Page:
By Dr. Christopher Kent
Health care in the United States currently consumes about one in every six dollars spent , and will consume an estimated one in every five dollars by the year 2015. It is projected that by the end of the next decade, the government will be paying about half of the nation’s medical costs. A report from the Centers for Medicare and Medicaid Services estimated that both government and private spending for health care will average $12,320 per person in 2015, almost double the 2005 figure of $6,683. The nation’s health care bill could total more than $4 trillion in 10 years. (US Health Care Bill by 2015: $4 Trillion. abcnews.com 2/22/06). Despite this, medical mistakes and iatrogenic illnesses are a leading cause of death in the US.  The US ranks 37th in overall health care performance according to the World Health Organization.
In my 33 years as a chiropractor, I have seen the profession face many difficulties. Our profession has survived these challenges for two reasons: 1) the powerful, positive effect of chiropractic care on human health; and 2) our commitment to those we serve.
The Chiropractic Leadership Alliance (CLA) is proud to have supported a landmark study where chiropractors collaborating with researchers at the University of Lund found that chiropractic care could influence basic physiological processes affecting oxidative stress and DNA repair. The study examined serum thiols in patients under shortterm and longterm chiropractic care. Serum thiols are primary antioxidants, and serve as a measure of human health status. The test provides a surrogate estimate of DNA repair enzyme activity, which has been shown to correlate with lifespan and aging.
Comparing serum thiol levels in nearly 50 patients receiving short or longterm chiropractic care with controls, researchers found:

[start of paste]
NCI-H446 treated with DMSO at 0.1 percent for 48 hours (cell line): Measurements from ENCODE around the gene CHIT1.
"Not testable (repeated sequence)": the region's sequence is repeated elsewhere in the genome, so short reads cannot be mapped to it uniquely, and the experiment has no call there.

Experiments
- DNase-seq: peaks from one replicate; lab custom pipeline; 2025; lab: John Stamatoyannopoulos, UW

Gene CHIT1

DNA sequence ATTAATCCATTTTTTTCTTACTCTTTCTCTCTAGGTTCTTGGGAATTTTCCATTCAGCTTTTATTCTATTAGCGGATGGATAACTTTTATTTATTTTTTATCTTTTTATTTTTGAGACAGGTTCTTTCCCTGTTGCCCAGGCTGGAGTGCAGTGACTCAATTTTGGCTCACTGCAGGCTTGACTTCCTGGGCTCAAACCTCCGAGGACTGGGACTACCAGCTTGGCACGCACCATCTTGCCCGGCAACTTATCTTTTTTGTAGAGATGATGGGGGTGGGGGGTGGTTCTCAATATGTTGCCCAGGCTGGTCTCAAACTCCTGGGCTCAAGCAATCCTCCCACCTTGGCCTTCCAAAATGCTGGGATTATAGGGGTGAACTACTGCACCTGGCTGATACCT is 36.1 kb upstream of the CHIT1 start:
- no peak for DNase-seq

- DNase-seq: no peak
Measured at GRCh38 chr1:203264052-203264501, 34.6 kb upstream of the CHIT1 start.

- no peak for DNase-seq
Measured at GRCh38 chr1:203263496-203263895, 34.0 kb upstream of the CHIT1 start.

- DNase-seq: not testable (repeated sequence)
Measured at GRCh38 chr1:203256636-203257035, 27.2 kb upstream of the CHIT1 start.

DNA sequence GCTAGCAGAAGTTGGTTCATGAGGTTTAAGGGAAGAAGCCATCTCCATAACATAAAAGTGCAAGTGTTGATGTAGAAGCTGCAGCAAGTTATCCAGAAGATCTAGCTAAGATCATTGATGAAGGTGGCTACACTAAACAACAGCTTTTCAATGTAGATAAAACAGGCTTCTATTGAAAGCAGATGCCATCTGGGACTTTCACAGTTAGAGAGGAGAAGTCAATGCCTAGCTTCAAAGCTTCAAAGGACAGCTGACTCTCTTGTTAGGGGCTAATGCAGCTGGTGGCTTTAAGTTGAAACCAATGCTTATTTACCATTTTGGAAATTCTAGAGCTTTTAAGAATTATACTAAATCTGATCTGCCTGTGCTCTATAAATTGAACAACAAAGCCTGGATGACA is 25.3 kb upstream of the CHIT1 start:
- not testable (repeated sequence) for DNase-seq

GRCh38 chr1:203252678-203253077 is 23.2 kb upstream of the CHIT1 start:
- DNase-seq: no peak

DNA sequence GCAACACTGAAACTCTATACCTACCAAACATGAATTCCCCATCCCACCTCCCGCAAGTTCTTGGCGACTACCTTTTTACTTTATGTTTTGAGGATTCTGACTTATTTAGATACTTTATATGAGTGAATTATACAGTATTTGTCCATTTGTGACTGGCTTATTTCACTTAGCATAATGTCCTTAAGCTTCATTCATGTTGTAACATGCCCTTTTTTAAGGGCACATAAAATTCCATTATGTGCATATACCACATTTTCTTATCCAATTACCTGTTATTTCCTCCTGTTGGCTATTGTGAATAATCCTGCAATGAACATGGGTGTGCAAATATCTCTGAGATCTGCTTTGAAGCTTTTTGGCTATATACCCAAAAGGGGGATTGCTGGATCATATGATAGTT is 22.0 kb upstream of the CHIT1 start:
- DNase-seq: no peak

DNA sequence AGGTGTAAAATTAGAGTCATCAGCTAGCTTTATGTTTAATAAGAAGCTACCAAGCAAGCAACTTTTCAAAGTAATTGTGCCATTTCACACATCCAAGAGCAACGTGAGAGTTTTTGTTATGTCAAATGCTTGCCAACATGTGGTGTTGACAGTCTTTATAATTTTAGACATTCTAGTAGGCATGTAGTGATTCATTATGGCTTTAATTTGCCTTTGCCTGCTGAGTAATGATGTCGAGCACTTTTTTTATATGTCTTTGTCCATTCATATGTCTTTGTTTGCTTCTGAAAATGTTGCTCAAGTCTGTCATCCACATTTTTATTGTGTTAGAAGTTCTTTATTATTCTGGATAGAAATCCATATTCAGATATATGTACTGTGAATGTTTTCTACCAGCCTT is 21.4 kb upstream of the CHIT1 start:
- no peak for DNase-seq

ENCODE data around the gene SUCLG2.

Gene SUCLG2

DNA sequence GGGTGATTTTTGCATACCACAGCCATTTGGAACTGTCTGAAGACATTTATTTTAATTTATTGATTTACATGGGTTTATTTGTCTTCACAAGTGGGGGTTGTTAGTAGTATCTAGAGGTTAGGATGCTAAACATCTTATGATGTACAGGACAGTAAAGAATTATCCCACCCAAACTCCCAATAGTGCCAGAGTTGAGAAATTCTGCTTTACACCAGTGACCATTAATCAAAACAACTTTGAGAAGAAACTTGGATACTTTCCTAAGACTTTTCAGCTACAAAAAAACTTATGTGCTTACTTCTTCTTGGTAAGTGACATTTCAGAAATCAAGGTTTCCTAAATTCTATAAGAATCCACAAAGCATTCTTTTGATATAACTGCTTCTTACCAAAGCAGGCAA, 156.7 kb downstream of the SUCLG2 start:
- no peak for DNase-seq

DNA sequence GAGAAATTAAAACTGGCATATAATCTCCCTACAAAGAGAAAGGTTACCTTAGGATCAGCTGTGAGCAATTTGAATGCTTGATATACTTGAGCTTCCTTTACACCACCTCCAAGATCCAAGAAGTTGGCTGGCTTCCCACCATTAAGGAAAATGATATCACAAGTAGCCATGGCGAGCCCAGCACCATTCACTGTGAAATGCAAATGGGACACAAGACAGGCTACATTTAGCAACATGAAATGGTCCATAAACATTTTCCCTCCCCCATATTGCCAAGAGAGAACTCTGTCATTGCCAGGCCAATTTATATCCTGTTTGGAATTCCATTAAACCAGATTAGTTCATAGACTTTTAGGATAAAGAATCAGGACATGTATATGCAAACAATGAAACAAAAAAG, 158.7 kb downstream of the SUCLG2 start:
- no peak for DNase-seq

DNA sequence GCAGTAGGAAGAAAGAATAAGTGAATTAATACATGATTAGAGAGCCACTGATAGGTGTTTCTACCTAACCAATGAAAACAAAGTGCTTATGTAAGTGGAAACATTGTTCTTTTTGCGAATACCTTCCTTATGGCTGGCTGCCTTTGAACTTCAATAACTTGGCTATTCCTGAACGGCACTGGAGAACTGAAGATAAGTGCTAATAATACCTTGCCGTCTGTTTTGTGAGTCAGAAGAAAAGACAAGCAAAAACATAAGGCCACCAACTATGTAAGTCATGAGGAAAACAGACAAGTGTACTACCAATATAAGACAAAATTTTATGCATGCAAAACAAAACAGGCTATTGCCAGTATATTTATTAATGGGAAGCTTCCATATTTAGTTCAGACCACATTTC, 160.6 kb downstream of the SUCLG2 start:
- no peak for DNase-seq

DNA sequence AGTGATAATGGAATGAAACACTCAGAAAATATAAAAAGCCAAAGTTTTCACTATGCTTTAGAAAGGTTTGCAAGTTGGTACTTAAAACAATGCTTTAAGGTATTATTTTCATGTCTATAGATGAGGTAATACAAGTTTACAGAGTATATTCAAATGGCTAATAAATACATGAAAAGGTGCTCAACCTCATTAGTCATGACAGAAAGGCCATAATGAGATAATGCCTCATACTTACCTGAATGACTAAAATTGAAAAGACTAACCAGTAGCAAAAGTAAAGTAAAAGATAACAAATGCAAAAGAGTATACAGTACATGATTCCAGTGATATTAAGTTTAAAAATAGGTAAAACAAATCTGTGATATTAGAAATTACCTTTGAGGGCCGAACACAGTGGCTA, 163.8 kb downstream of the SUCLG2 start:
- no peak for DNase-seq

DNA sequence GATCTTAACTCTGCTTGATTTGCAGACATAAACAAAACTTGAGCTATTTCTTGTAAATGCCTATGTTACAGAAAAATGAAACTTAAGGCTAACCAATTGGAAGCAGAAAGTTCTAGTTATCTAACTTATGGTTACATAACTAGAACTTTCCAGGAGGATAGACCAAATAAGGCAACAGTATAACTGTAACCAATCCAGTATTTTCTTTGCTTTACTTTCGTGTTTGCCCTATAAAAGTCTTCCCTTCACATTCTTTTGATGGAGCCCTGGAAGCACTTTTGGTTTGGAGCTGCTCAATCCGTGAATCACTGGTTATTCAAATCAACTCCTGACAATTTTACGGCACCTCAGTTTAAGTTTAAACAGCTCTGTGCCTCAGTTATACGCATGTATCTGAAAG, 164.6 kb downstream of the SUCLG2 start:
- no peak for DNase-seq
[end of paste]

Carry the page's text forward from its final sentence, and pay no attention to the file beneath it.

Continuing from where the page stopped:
- Independent of age, sex or taking nutritional supplements, longterm chiropractic care of two or more years reestablished a normal physiological state in patients.
- Patients receiving chiropractic care showed higher mean serum thiol levels, compared to patients with active disease, and produced some values that were higher than normal wellness values.
Simply stated, as we live life, we are subjected to physical, biochemical, and psychological stress. Our ability to repair damaged DNA is an important factor in health and longevity. Oxidative stress is now a broadly accepted theory of how we age and develop disease. Oxidative stress results in DNA damage, and inhibits DNA repair. In short, we now have evidence that chiropractic adjustments affect the chemistry of biological processes on a cellular level. 
Another important study was conducted by Dr. Ron Rupert and his team at Parker College. The study surveyed 311 chiropractic patients, aged 65 years and older, who had received chiropractic care for five years or longer.
- Despite similar health status, chiropractic patients receiving “maintenance care” for five years or longer, when compared with US citizens of the same age, spent only 31% of the national average for health care services.
- The chiropractic patients also experienced 50% fewer medical provider visits than their comparable peers. 
Can you imagine the potential economic impact of cutting medical provider visits by 50%?
As chiropractors, we hold an important key to solving the nation’s health care crisis. However, the health benefits and cost savings that can change the health care landscape were only seen in patients who were under longterm care.
If your patients quit when their pain disappears, or their benefits run out, they will not experience the full potential of chiropractic care. This places an awesome responsibility on your shoulders, that of effectively communicating the need for care and objectively demonstrating improved function after the symptoms have disappeared.
1. Null G, Dean C, Feldman, M, Rasio, D, Smith D: “Death by Medicine.” Life Extension. March, 2004. www.lef.org/magazine/mag2004/mar2004_awsi_death_01.htm
2. Blanks RHI, Schuster TL, Dobson M: “A retrospective assessment of Network care using a survey of selfreported health, wellness and quality of life.” Journal of Vertebral Subluxation Research 1997;1(4):15. http://www.jvsr.com
3. Rupert RL, Manello D, Sandefur R: “Maintenance care: health promotion services administered to US chiropractic patients aged 65 or older, Part II.” Journal of Manipulative and Physiological Therapeutics 2000;23(1):10.